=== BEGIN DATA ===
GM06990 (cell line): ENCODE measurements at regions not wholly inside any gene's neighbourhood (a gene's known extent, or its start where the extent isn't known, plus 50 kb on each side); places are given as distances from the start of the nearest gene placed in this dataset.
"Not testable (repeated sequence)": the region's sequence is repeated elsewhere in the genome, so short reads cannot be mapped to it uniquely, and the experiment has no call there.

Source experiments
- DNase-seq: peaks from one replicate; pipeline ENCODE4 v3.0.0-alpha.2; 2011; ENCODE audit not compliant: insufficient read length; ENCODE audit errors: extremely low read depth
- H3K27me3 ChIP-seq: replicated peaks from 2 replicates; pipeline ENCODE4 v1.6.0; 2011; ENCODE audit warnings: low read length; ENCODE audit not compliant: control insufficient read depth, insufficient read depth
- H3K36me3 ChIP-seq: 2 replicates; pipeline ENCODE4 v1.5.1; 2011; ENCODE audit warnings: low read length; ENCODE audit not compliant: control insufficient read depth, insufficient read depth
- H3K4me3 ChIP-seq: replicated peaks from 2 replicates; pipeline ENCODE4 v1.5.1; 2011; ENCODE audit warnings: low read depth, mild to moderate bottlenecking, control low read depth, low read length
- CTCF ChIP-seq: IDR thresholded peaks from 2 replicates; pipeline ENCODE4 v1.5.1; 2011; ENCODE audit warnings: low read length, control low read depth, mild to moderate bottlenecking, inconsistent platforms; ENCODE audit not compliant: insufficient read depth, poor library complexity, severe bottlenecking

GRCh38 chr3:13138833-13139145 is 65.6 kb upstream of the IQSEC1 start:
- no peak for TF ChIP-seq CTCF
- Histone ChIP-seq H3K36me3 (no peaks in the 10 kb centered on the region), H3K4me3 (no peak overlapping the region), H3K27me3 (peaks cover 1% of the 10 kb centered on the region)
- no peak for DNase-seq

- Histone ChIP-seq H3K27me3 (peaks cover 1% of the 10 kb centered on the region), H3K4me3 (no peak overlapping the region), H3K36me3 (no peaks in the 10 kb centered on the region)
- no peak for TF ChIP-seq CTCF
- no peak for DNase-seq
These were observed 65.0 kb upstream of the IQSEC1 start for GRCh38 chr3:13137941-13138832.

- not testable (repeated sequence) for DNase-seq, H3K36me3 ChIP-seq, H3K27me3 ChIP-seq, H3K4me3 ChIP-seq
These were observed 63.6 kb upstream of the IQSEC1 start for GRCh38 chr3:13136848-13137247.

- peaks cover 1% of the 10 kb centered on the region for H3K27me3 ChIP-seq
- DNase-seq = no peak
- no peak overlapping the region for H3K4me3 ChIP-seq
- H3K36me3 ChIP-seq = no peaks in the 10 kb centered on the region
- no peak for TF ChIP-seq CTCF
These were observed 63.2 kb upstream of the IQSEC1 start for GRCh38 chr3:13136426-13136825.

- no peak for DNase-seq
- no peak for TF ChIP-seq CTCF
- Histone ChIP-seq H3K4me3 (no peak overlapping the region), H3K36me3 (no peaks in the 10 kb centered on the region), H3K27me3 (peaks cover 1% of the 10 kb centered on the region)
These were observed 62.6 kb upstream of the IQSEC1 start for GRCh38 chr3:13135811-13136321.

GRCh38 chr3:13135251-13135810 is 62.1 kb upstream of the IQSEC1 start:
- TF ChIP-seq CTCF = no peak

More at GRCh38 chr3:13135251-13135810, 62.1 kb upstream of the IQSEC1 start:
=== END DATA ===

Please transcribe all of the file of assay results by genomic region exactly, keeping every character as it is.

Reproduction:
GM06990 (cell line): ENCODE measurements at regions not wholly inside any gene's neighbourhood (a gene's known extent, or its start where the extent isn't known, plus 50 kb on each side); places are given as distances from the start of the nearest gene placed in this dataset.
"Not testable (repeated sequence)": the region's sequence is repeated elsewhere in the genome, so short reads cannot be mapped to it uniquely, and the experiment has no call there.

Source experiments
- DNase-seq: peaks from one replicate; pipeline ENCODE4 v3.0.0-alpha.2; 2011; ENCODE audit not compliant: insufficient read length; ENCODE audit errors: extremely low read depth
- H3K27me3 ChIP-seq: replicated peaks from 2 replicates; pipeline ENCODE4 v1.6.0; 2011; ENCODE audit warnings: low read length; ENCODE audit not compliant: control insufficient read depth, insufficient read depth
- H3K36me3 ChIP-seq: 2 replicates; pipeline ENCODE4 v1.5.1; 2011; ENCODE audit warnings: low read length; ENCODE audit not compliant: control insufficient read depth, insufficient read depth
- H3K4me3 ChIP-seq: replicated peaks from 2 replicates; pipeline ENCODE4 v1.5.1; 2011; ENCODE audit warnings: low read depth, mild to moderate bottlenecking, control low read depth, low read length
- CTCF ChIP-seq: IDR thresholded peaks from 2 replicates; pipeline ENCODE4 v1.5.1; 2011; ENCODE audit warnings: low read length, control low read depth, mild to moderate bottlenecking, inconsistent platforms; ENCODE audit not compliant: insufficient read depth, poor library complexity, severe bottlenecking

GRCh38 chr3:13138833-13139145 is 65.6 kb upstream of the IQSEC1 start:
- no peak for TF ChIP-seq CTCF
- Histone ChIP-seq H3K36me3 (no peaks in the 10 kb centered on the region), H3K4me3 (no peak overlapping the region), H3K27me3 (peaks cover 1% of the 10 kb centered on the region)
- no peak for DNase-seq

- Histone ChIP-seq H3K27me3 (peaks cover 1% of the 10 kb centered on the region), H3K4me3 (no peak overlapping the region), H3K36me3 (no peaks in the 10 kb centered on the region)
- no peak for TF ChIP-seq CTCF
- no peak for DNase-seq
These were observed 65.0 kb upstream of the IQSEC1 start for GRCh38 chr3:13137941-13138832.

- not testable (repeated sequence) for DNase-seq, H3K36me3 ChIP-seq, H3K27me3 ChIP-seq, H3K4me3 ChIP-seq
These were observed 63.6 kb upstream of the IQSEC1 start for GRCh38 chr3:13136848-13137247.

- peaks cover 1% of the 10 kb centered on the region for H3K27me3 ChIP-seq
- DNase-seq = no peak
- no peak overlapping the region for H3K4me3 ChIP-seq
- H3K36me3 ChIP-seq = no peaks in the 10 kb centered on the region
- no peak for TF ChIP-seq CTCF
These were observed 63.2 kb upstream of the IQSEC1 start for GRCh38 chr3:13136426-13136825.

- no peak for DNase-seq
- no peak for TF ChIP-seq CTCF
- Histone ChIP-seq H3K4me3 (no peak overlapping the region), H3K36me3 (no peaks in the 10 kb centered on the region), H3K27me3 (peaks cover 1% of the 10 kb centered on the region)
These were observed 62.6 kb upstream of the IQSEC1 start for GRCh38 chr3:13135811-13136321.

GRCh38 chr3:13135251-13135810 is 62.1 kb upstream of the IQSEC1 start:
- TF ChIP-seq CTCF = no peak

More at GRCh38 chr3:13135251-13135810, 62.1 kb upstream of the IQSEC1 start: